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NASCAR Charlotte Postscript

by Dave Grayson
Monday, October 15, 2012


Clint Bowyer
The fall race at the Charlotte Motor Speedway has always been regarded as somewhat of a home coming event. That's because the vast majority of NASCAR's Sprint Cup and Nationwide Series race teams are headquartered in the Charlotte-North Carolina area. This race allows all members of the teams to attend and cheer for their driver. Team members who work long hours in these race shops never get the chance to travel to a race. Last Saturday night they proudly packed the speedway's pit road to beyond capacity prior to the start of the Bank of America 500.

However Home Coming 2012 at Charlotte was rather fuelish. The outcome of the race was once again determined by who had enough fuel to make it to the end and who had to come down pit road for a splash of gas.

Oh yeah, NASCAR's most popular driver stayed home and didn't participate in this event for a very good reason.

With all of that in mind, let's begin this week with:

THUMBS-UP. Clint Bowyer had just enough fuel in the tank of his Michael Waltrip Racing Toyota to make it to the checkers for this third win of the season. That win also moved him to fourth in the championship standings and only 28 points from the top.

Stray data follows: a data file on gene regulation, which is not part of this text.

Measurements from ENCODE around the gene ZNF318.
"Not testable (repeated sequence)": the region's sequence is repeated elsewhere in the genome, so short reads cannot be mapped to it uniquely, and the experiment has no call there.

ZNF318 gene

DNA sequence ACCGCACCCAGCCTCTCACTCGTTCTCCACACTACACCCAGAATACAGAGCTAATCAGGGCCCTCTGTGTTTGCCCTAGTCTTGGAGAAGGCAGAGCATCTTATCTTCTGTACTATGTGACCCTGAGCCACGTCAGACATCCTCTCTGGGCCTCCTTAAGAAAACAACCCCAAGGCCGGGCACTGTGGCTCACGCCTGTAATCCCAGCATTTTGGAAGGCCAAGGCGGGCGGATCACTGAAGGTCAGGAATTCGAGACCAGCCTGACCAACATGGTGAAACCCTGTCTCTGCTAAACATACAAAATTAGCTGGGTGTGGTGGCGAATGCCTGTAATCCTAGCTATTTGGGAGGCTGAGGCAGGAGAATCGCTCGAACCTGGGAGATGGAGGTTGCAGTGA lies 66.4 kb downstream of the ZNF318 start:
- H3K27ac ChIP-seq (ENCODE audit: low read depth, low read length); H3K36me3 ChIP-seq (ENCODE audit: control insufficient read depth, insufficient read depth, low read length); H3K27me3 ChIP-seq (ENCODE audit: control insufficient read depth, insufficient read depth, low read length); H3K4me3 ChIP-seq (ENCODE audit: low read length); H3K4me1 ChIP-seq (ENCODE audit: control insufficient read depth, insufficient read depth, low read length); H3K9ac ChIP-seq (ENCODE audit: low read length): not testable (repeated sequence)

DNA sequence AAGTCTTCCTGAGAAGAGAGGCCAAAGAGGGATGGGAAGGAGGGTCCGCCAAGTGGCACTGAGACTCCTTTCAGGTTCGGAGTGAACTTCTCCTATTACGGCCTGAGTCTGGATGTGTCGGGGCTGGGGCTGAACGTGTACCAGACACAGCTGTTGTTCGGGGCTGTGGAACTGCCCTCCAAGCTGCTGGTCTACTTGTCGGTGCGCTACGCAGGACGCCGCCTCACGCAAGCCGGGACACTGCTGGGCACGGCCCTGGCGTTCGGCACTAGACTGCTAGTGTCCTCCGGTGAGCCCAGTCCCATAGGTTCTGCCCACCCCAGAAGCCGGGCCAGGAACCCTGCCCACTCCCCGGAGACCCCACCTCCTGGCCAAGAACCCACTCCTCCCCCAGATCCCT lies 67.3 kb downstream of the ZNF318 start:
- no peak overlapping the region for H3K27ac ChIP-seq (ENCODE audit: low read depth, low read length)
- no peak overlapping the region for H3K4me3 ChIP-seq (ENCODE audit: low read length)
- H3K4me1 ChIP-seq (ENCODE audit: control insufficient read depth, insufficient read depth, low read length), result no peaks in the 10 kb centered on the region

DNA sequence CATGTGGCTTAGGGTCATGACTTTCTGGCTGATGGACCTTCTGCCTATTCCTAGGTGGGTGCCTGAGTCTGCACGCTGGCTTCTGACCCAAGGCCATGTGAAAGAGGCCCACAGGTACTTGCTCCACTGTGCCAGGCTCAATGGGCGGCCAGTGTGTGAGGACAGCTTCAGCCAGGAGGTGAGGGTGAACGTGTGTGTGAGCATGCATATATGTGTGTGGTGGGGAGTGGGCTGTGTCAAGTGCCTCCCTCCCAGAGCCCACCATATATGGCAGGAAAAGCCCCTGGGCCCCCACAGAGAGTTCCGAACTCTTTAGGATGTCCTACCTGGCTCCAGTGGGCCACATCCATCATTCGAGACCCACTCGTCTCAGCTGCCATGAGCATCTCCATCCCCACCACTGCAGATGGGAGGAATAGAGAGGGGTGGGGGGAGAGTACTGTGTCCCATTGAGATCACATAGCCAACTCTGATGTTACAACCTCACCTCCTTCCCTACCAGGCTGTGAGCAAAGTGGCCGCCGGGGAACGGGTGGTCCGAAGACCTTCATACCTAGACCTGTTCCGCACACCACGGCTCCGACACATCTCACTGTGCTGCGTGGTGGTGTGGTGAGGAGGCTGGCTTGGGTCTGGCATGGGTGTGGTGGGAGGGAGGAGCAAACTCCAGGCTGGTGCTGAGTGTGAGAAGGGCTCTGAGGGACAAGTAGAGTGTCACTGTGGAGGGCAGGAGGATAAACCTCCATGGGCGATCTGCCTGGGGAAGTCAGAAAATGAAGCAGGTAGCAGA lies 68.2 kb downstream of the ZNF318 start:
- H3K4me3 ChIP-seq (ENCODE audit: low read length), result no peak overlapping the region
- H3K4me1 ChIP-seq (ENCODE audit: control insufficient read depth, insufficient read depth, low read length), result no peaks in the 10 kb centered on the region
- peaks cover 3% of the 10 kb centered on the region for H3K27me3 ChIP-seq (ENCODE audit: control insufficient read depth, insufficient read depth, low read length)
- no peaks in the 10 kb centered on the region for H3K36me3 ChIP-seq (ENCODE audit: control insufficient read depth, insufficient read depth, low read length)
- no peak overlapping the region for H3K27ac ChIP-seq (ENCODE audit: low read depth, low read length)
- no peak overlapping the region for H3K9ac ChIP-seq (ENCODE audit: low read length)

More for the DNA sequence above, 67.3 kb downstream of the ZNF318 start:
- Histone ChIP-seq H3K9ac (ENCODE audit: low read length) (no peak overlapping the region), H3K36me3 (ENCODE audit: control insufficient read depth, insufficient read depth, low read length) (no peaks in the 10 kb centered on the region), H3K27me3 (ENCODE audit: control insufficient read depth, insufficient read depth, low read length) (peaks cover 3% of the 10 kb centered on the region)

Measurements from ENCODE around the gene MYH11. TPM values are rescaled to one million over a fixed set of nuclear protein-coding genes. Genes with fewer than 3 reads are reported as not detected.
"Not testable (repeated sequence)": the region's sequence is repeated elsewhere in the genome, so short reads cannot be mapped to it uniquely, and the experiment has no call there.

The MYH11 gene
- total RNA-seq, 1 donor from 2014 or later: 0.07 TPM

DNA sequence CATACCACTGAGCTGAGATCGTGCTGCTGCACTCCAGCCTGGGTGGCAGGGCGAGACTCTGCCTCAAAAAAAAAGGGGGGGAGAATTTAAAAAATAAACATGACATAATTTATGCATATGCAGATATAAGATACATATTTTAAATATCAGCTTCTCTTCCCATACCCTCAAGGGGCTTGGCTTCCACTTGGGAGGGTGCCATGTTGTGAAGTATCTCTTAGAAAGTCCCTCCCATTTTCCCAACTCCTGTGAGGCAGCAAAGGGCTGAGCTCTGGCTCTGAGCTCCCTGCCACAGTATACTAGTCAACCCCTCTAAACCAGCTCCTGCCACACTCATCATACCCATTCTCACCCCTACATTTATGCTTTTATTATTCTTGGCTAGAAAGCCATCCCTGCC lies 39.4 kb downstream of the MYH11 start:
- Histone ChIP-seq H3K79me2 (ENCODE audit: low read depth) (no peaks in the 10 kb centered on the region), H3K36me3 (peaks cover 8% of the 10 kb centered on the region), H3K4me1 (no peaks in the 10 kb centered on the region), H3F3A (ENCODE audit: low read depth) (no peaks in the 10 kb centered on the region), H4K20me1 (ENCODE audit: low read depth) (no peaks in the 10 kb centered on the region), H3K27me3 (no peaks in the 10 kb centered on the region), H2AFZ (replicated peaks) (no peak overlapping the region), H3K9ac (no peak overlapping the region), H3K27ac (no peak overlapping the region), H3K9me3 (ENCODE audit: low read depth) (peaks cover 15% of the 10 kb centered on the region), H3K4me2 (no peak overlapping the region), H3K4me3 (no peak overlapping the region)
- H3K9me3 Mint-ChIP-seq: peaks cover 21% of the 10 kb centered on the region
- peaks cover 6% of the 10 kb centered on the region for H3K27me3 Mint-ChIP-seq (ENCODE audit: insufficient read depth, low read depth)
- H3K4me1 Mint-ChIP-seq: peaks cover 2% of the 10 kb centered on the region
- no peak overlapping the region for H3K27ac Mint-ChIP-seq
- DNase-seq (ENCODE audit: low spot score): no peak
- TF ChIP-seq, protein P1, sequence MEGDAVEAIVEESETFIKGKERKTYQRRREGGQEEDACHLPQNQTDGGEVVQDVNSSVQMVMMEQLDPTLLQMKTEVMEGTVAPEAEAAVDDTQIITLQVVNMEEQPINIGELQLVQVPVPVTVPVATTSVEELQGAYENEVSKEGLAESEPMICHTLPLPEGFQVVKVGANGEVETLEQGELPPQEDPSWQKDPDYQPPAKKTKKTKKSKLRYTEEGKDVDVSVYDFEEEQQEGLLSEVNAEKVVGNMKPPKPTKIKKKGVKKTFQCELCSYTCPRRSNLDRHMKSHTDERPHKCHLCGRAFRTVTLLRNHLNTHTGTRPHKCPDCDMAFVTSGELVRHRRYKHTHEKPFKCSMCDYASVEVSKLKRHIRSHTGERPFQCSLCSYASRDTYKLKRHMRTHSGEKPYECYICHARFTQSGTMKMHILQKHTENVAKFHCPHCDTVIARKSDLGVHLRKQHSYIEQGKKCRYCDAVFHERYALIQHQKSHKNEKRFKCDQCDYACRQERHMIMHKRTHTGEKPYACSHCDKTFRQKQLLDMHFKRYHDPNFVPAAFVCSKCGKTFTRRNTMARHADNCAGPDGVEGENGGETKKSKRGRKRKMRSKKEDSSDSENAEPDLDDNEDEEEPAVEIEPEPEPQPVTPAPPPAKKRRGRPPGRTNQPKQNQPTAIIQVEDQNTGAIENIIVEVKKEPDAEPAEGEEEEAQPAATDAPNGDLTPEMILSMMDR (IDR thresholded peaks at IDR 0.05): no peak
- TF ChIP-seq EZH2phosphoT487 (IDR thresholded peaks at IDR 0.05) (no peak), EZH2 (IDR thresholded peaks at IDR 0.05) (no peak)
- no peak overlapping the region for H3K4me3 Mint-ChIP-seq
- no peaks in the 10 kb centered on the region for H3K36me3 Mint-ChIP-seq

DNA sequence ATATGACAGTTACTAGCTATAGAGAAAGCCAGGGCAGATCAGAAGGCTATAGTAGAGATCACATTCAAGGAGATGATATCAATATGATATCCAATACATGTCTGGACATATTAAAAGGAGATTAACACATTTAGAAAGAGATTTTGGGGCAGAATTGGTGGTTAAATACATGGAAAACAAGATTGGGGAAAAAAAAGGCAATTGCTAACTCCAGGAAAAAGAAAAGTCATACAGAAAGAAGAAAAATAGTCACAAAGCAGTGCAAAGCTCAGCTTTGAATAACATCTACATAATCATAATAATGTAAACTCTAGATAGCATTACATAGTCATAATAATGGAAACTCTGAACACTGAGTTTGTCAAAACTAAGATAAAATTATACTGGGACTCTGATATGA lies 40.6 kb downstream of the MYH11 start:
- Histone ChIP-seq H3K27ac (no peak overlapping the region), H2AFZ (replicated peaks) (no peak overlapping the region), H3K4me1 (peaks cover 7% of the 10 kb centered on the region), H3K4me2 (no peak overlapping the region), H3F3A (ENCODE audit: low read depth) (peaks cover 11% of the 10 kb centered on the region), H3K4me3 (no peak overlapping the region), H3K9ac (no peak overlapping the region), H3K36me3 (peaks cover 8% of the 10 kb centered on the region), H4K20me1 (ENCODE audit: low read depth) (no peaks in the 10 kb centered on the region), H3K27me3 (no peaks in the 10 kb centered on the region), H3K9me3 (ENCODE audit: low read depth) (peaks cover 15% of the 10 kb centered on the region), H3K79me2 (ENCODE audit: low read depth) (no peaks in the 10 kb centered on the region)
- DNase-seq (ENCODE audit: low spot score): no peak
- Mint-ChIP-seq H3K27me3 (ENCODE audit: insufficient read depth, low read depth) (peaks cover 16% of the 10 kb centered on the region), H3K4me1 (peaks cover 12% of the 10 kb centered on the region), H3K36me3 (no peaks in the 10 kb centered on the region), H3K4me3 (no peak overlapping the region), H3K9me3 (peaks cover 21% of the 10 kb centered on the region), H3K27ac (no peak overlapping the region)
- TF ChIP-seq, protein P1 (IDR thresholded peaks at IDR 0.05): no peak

WHAT'S-UP. For the third time this season, Bowyer arrived at victory lane without his car which was pushed to the celebration by his team. That's because the potential margin of error on fuel mileage was extremely close and the driver was unable to treat the fans to the traditional post race victory burn out. With a smile on his face, Bowyer raised the question: "will I ever get to do a victory burn out this year?"

THUMBS-UP. All three of Michael Waltrip Racing's Toyotas finished in the top ten. In addition to Bowyer's win, Mark Martin finished sixth while team mate Martin Truex Jr finished tenth. The collective winnings from MWR's great night in Charlotte totaled to $476,973. With all three teams making the Chase this year, MWR has been the talk of the garage this season. The vast improvement of their performance levels, since last year, has been quite remarkable.

THUMBS-UP. Denny Hamlin turned out to be another successful fuel saving driver and that netted him a second place finish in the Bank of America 500. The final separation between Bowyer and Hamlin was a mere 0.417 seconds. Hamlin, and his Joe Gibbs Racing Toyota team, is definitely on track as a championship contender and is now third in the rankings and only 15 points away from first.